BANFIELD: A question for you on CBS this morning, you made a comment about shaken baby syndrome and I'm very confused about what it means. Whether it's part of a possible defense or whether this is a description on what your client has told you.

But you said we're familiar with the shaken baby syndrome. You shake a baby. The brain shakes around inside the skull. You can die when someone is pounding your head on the ground.

UHRIG: Let me put that in context.

BANFIELD: Put it into context for me, please.

UHRIG: Perhaps the better example that I gave is Liam Neeson's wife, who fell on a ski slope and hit her head just once and did in fact die.

In shaken baby syndrome, you are able to take a baby and shake it so that the brain shakes around inside the head. And for an adult the way that kind injury would happen is, you smack your head on the ground. Your brain smacks around inside of your skull.

All we're saying, it's a way to injury someone. You can disorient someone with concussion or kill them.

BANFIELD: Are you talking about a potential legal defense in terms of state of mind, or are you talking about a potential legal defense in terms of diminished capacity?

UHRIG: Neither one. What happens with the "Stand Your Ground" law is this: if you are in reasonable fear of great bodily injury, you are allowed to use whatever forces necessary including deadly force to stop yourself from getting that injury.

If you had your nose broken, attacked by somebody either on top of you and smacking your head into the ground and whatever disorientation that causes, well, you've got a gun that they might use. The question is: are you in reasonable fear and apprehension of great bodily injury? That's what it means and doesn't mean anything more than that.

BANFIELD: Mr. Sonner, you think your case is going to get indicted?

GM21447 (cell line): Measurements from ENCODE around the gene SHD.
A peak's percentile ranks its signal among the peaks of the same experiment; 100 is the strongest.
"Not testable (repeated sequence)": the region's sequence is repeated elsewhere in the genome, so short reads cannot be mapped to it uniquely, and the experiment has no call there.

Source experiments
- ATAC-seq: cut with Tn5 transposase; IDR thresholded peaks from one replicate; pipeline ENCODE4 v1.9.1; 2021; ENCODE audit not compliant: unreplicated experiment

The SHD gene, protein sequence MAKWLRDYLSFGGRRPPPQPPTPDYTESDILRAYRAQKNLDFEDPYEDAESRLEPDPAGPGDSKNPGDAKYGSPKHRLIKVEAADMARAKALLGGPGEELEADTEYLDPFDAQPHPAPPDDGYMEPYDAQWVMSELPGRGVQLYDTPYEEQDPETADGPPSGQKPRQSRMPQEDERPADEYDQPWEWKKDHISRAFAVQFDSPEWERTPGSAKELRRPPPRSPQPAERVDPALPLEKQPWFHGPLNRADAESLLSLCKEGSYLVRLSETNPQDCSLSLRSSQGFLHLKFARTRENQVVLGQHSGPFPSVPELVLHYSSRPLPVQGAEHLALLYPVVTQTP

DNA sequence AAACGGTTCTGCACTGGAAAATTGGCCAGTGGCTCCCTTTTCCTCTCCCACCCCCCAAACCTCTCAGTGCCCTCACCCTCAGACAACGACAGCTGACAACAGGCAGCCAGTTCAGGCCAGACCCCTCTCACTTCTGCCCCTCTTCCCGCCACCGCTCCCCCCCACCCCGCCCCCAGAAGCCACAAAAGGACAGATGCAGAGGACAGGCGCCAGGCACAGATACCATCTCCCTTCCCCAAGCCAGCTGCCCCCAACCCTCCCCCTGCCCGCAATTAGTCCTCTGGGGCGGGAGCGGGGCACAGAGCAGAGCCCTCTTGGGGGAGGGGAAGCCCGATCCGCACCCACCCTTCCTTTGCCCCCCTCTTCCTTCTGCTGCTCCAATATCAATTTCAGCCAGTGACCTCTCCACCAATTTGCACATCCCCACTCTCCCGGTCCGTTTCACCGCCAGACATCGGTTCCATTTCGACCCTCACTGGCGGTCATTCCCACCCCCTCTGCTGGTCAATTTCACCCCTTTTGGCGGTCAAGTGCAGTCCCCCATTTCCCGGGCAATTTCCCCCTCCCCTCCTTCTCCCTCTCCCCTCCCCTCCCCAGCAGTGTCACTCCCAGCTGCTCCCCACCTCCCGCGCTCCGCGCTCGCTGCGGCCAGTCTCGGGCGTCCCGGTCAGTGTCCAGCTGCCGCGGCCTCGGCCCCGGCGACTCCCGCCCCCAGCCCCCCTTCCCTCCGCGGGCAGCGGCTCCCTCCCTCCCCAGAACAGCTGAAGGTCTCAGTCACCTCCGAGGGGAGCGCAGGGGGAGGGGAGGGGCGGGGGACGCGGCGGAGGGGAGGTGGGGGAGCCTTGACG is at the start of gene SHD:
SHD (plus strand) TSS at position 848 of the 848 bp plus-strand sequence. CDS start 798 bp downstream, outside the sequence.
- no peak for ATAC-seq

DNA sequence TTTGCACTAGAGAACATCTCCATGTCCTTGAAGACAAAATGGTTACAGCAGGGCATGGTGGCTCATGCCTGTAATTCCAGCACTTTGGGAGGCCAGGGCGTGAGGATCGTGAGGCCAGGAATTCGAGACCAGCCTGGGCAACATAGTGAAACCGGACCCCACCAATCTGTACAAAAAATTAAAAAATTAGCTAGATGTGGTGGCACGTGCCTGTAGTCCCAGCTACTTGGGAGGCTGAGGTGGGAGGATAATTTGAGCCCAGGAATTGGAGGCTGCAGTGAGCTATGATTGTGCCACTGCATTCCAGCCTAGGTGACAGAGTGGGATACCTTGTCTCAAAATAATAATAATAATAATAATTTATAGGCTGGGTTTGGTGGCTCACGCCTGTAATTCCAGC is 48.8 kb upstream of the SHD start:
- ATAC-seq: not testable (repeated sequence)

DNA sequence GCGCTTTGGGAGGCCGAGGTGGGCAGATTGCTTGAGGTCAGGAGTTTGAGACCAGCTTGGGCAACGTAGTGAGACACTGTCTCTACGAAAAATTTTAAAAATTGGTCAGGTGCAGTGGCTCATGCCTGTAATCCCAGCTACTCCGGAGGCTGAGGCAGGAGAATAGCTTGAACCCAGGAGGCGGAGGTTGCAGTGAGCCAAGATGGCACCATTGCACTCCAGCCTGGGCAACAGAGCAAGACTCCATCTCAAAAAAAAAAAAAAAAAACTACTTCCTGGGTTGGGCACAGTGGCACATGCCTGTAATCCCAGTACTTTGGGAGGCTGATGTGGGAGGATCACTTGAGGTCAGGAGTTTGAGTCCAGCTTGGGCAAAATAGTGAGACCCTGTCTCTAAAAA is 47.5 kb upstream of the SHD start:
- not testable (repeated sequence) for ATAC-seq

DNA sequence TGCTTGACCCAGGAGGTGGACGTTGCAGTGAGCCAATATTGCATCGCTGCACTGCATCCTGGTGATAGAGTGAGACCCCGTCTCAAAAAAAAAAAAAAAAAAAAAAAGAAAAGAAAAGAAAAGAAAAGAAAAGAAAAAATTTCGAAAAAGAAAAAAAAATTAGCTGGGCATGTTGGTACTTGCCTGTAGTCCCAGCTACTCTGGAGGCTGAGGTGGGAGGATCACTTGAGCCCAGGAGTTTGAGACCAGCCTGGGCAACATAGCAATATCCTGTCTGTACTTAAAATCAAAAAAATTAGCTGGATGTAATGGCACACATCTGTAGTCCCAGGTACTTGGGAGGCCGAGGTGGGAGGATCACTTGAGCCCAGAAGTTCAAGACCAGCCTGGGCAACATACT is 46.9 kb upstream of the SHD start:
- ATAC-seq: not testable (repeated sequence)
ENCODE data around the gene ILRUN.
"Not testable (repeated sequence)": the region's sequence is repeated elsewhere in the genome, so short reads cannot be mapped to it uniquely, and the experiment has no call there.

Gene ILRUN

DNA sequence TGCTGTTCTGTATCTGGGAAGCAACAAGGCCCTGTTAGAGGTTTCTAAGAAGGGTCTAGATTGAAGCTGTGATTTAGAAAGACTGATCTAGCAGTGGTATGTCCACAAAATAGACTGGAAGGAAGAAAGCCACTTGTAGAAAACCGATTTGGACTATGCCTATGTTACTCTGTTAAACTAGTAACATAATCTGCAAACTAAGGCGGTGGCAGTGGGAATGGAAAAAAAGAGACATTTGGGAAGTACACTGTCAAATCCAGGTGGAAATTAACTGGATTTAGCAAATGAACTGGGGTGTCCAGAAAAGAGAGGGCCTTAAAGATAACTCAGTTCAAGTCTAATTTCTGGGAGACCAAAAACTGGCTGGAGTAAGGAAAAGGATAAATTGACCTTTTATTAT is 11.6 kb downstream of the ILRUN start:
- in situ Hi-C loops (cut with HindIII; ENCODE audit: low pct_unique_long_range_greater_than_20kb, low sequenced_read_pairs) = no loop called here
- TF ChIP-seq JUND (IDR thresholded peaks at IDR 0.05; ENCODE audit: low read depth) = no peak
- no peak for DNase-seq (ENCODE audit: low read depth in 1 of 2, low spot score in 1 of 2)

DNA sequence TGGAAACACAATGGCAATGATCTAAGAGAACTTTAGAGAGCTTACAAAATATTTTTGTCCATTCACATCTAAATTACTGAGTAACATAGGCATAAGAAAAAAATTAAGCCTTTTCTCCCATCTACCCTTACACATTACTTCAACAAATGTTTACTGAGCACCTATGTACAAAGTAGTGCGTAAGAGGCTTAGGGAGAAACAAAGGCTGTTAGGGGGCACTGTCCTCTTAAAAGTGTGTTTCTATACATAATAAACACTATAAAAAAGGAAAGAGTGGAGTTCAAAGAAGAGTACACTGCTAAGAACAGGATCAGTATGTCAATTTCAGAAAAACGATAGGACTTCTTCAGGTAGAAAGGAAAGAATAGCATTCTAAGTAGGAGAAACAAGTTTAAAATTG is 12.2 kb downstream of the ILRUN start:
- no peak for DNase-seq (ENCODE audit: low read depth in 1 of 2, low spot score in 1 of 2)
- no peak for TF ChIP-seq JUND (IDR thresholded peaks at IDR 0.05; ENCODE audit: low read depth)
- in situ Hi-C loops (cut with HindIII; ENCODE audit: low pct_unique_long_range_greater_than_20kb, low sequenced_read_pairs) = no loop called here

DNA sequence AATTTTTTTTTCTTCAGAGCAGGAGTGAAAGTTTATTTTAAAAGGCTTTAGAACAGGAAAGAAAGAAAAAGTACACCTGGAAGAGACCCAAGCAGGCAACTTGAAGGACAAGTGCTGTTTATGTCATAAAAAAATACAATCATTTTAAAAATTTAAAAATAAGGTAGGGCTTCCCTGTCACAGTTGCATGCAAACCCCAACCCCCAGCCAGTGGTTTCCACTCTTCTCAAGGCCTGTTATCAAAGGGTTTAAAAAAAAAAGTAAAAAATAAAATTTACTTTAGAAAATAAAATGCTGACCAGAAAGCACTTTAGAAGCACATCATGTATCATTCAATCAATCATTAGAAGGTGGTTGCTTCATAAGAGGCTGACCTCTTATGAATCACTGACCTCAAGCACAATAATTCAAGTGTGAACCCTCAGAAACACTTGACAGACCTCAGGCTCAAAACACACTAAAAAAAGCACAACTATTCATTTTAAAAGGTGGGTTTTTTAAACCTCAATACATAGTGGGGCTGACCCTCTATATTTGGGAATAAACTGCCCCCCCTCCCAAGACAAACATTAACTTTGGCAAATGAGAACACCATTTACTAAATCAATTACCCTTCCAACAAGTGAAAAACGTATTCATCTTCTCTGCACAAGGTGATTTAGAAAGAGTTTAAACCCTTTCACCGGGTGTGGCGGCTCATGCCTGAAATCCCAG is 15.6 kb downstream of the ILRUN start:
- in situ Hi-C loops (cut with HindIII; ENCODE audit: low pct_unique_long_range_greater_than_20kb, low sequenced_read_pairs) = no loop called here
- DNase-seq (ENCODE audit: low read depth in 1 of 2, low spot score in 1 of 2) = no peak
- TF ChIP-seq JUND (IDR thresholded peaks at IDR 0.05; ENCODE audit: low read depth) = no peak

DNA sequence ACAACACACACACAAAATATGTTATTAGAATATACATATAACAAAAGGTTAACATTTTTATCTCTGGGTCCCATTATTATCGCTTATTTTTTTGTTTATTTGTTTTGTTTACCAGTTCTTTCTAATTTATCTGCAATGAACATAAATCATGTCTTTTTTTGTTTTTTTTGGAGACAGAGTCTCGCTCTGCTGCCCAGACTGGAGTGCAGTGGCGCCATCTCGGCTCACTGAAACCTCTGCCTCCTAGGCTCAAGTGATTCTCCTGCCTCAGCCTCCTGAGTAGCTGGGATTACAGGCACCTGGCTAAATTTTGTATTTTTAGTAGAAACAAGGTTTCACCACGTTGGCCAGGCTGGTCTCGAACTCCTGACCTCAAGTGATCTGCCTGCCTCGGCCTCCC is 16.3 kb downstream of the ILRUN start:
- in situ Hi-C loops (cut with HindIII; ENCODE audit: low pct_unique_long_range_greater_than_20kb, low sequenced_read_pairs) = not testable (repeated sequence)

SONNER: At this point, we don't know. There's not really -- no, I can tell you the possibilities of things. I mean, they could go to the grand jury and they could indict or they no bill. The state attorney could actually file charges or the state attorney could no bill it.

Those are the possibilities of things that can happen and without having all the details, it's hard to say what's going to happen.

BANFIELD: And that's where the story ends, is that it ends because we don't have the details yet.

But I do look forward to another chance to speak with both of you. I thank you both, Hal Uhrig and Craig Sonner. Thanks for coming in.

SONNER: Thank you.

BANFIELD: In the meantime, let's bring in criminal defense attorney Mark Geragos, and also CNN legal analyst and former federal prosecutor, Sunny Hostin.

Sunny, I'll begin with you. Some of the new developments, you have been able to listen in on the witness as she says what thinks that she saw. She feels she saw the larger man of Hispanic description on top of what she said is the boy after the shot is fired.

He gets up and walks towards her. And yet she does say it's too dark for her to determine if there is any blood or injury on his face. Do you make anything of it?

SUNNY HOSTIN, CNN LEGAL ANALYST: Well, I think it certainly corroborates with two other witnesses have also described. You spoke to her. I spoke to two other witnesses and they both described the same thing, Ashleigh.

They both described seeing George Zimmerman straddling Trayvon Martin and then walking away. And so, you know, I think what we can learn not only from what all these witnesses are saying, is that -- all the facts that we are learning is that there is a lot of conflicting evidence here.


HOSTIN: When you have conflicting evidence, you know this, Ashleigh, that's something that is typically tried. That's the case that typically goes to trial.

BANFIELD: Heck yes. And I'll tell you what --

HOSTIN: What is surprising is that we haven't seen an arrest. We haven't seen any charges, and this incident happened February 26th.